Another key safety measure is making sure you know about fires as soon as possible, because the sooner you start fighting them, the more likely you are to succeed. If your only alert system is people shouting in the streets, that’s not very good — especially because people might be shouting for many reasons! Better to have some kind of clear alarm, whether that’s a modern siren, whistles, wooden rattles, or something else loud and identifiable. In England, they would ring church bells “backwards,” a rather confusing term for ringing them with a muffled peal.
Of course, you have to spot the fire before you can sound the alarm. To that end, some towns had fire watch patrols; this was one of the original duties of the Roman Vigiles. (Often this doubles up with watch patrols in general, since the same people keeping an eye out for malefactors can simultaneously look for ominous flames or smoke.) It can also help to station watchers in high places, where their vantage point lets them survey a large area for trouble, and then dispatch a response. Nowadays you often see this approach in rural or wilderness areas, but it also used to exist in towns. (And, as with the town watch, it might be part of the regular fortifications: if you have a wall with towers, turning around to look into the settlement as well as outside it gives you a chance to spot internal problems.) Some of our modern fire alarms are the same idea without the need for humans; they use sensors to detect smoke or excessive heat and warn everyone within earshot. Future developments might make it common for those alarms to alert the nearest fire station, a la burglar alarms.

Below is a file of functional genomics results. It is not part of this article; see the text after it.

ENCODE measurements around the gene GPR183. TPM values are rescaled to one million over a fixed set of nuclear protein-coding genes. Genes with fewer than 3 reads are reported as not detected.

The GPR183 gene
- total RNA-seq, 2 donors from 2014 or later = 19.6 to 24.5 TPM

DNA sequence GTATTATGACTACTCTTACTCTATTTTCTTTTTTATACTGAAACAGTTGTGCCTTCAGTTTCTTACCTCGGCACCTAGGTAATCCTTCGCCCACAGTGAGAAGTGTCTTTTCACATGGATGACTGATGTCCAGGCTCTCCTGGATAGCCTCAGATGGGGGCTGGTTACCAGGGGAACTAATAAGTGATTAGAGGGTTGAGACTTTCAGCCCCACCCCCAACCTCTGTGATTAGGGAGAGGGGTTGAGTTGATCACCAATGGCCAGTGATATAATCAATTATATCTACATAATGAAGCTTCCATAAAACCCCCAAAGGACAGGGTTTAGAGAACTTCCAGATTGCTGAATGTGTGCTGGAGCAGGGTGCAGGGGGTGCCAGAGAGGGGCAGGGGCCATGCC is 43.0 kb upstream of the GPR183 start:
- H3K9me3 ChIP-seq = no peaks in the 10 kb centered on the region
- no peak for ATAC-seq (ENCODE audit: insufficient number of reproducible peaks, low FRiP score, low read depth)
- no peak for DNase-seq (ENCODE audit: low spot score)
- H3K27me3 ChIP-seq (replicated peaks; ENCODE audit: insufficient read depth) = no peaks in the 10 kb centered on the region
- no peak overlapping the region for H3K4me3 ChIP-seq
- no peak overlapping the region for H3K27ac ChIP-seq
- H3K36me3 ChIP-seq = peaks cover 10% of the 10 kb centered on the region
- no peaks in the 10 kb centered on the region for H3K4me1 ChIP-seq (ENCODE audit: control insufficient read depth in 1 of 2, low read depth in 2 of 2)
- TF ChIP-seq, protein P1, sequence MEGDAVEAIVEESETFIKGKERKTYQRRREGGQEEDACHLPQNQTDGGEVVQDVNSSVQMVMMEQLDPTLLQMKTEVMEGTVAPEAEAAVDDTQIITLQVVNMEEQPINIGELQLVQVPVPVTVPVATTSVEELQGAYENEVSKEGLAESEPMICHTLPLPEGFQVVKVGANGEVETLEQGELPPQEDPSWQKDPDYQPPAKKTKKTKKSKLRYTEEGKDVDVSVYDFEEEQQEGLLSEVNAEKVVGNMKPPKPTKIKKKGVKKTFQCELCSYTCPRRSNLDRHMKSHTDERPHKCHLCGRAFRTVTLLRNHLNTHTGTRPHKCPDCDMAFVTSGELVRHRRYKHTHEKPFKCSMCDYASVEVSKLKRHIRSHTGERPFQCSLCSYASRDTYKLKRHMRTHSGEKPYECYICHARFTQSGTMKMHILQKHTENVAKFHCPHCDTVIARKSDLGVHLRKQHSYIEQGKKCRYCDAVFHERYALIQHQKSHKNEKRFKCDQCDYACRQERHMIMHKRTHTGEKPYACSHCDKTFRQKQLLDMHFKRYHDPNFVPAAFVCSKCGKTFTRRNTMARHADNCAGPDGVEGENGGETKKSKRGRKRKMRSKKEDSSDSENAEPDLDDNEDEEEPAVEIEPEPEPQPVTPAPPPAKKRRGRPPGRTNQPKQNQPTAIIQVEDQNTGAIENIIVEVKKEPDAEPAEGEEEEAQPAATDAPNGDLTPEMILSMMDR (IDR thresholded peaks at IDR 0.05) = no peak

The final line of defense loops us back around to the idea of firefighting, which is to say, have people and materials ready when the need arises. Those fire hydrants that dot our streets? Those are there because we mandate them for safety reasons. Same with buckets of sand, fire suppressant blankets, or other emergency tools. Training volunteer firefighters is akin to training volunteer militias, in both approach and rationale; run people through periodic drills and refresher courses so they can protect their neighbors when necessary.
As usual, the question a science fiction or fantasy writer needs to ask is, what would this look like in my world? Depending on the setting, it may look much the same, because the technological developments or magical frameworks aren’t very relevant to the question of “what happens when things catch fire?” But given how utterly destructive an out-of-control fire can be, even in modern times, this is liable to be a high priority for the powers that be. Contrary to the propaganda of their opponents, even emperors don’t tend to fiddle while their cities burn; they know all too well that they’ll lose revenue from the destruction, not to mention popular support, and that all it takes is an unfavorable wind for their own palaces to be destroyed. So they’ll take measures to prevent fires, to spot them early, to keep them under control, and to put them out if possible, whether those means are high-tech, mystical, or utterly mundane.